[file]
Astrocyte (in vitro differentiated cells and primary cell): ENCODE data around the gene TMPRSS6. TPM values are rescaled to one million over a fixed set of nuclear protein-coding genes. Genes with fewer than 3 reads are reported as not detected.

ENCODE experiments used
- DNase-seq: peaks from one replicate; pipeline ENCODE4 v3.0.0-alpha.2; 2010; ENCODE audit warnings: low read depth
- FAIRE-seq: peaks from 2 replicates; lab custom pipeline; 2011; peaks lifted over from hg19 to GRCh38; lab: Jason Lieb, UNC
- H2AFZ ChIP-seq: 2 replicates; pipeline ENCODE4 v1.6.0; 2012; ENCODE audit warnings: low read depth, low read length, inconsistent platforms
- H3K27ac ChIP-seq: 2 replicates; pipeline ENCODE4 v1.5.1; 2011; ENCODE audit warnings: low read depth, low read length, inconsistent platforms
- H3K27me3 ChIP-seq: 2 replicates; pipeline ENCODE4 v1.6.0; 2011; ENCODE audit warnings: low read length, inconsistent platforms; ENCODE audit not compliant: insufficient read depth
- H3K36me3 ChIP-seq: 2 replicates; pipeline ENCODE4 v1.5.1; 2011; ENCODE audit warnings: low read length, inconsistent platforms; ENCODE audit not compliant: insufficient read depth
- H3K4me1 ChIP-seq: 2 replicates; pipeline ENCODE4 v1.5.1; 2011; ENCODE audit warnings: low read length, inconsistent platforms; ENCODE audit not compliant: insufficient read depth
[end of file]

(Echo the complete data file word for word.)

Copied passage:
Astrocyte (in vitro differentiated cells and primary cell): ENCODE data around the gene TMPRSS6. TPM values are rescaled to one million over a fixed set of nuclear protein-coding genes. Genes with fewer than 3 reads are reported as not detected.

ENCODE experiments used
- DNase-seq: peaks from one replicate; pipeline ENCODE4 v3.0.0-alpha.2; 2010; ENCODE audit warnings: low read depth
- FAIRE-seq: peaks from 2 replicates; lab custom pipeline; 2011; peaks lifted over from hg19 to GRCh38; lab: Jason Lieb, UNC
- H2AFZ ChIP-seq: 2 replicates; pipeline ENCODE4 v1.6.0; 2012; ENCODE audit warnings: low read depth, low read length, inconsistent platforms
- H3K27ac ChIP-seq: 2 replicates; pipeline ENCODE4 v1.5.1; 2011; ENCODE audit warnings: low read depth, low read length, inconsistent platforms
- H3K27me3 ChIP-seq: 2 replicates; pipeline ENCODE4 v1.6.0; 2011; ENCODE audit warnings: low read length, inconsistent platforms; ENCODE audit not compliant: insufficient read depth
- H3K36me3 ChIP-seq: 2 replicates; pipeline ENCODE4 v1.5.1; 2011; ENCODE audit warnings: low read length, inconsistent platforms; ENCODE audit not compliant: insufficient read depth
- H3K4me1 ChIP-seq: 2 replicates; pipeline ENCODE4 v1.5.1; 2011; ENCODE audit warnings: low read length, inconsistent platforms; ENCODE audit not compliant: insufficient read depth